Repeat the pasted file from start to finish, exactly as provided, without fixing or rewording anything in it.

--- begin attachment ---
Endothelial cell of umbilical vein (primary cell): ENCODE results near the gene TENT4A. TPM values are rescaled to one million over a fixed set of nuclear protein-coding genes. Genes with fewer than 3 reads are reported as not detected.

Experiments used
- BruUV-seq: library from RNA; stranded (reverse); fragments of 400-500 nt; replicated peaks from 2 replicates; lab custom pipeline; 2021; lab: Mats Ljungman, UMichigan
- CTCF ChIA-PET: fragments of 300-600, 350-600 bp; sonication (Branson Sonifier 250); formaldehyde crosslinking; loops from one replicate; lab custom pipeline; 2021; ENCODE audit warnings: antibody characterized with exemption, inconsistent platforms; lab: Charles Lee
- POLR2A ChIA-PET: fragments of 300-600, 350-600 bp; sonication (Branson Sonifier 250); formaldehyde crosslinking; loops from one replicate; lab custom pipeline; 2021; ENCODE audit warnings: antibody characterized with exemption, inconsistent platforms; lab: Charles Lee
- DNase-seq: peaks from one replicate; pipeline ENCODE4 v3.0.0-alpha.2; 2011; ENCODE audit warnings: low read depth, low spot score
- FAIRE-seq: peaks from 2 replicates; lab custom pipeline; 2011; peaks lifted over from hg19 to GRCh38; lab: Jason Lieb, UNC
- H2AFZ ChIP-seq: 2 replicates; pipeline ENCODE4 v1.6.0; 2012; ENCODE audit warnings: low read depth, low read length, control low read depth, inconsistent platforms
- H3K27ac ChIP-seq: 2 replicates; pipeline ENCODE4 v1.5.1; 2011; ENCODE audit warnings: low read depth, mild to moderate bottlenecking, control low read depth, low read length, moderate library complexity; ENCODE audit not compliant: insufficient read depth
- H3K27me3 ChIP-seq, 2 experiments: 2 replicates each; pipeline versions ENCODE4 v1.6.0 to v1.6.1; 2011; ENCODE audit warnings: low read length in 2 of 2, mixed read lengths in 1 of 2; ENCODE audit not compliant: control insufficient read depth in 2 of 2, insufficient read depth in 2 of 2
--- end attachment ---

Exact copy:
Endothelial cell of umbilical vein (primary cell): ENCODE results near the gene TENT4A. TPM values are rescaled to one million over a fixed set of nuclear protein-coding genes. Genes with fewer than 3 reads are reported as not detected.

Experiments used
- BruUV-seq: library from RNA; stranded (reverse); fragments of 400-500 nt; replicated peaks from 2 replicates; lab custom pipeline; 2021; lab: Mats Ljungman, UMichigan
- CTCF ChIA-PET: fragments of 300-600, 350-600 bp; sonication (Branson Sonifier 250); formaldehyde crosslinking; loops from one replicate; lab custom pipeline; 2021; ENCODE audit warnings: antibody characterized with exemption, inconsistent platforms; lab: Charles Lee
- POLR2A ChIA-PET: fragments of 300-600, 350-600 bp; sonication (Branson Sonifier 250); formaldehyde crosslinking; loops from one replicate; lab custom pipeline; 2021; ENCODE audit warnings: antibody characterized with exemption, inconsistent platforms; lab: Charles Lee
- DNase-seq: peaks from one replicate; pipeline ENCODE4 v3.0.0-alpha.2; 2011; ENCODE audit warnings: low read depth, low spot score
- FAIRE-seq: peaks from 2 replicates; lab custom pipeline; 2011; peaks lifted over from hg19 to GRCh38; lab: Jason Lieb, UNC
- H2AFZ ChIP-seq: 2 replicates; pipeline ENCODE4 v1.6.0; 2012; ENCODE audit warnings: low read depth, low read length, control low read depth, inconsistent platforms
- H3K27ac ChIP-seq: 2 replicates; pipeline ENCODE4 v1.5.1; 2011; ENCODE audit warnings: low read depth, mild to moderate bottlenecking, control low read depth, low read length, moderate library complexity; ENCODE audit not compliant: insufficient read depth
- H3K27me3 ChIP-seq, 2 experiments: 2 replicates each; pipeline versions ENCODE4 v1.6.0 to v1.6.1; 2011; ENCODE audit warnings: low read length in 2 of 2, mixed read lengths in 1 of 2; ENCODE audit not compliant: control insufficient read depth in 2 of 2, insufficient read depth in 2 of 2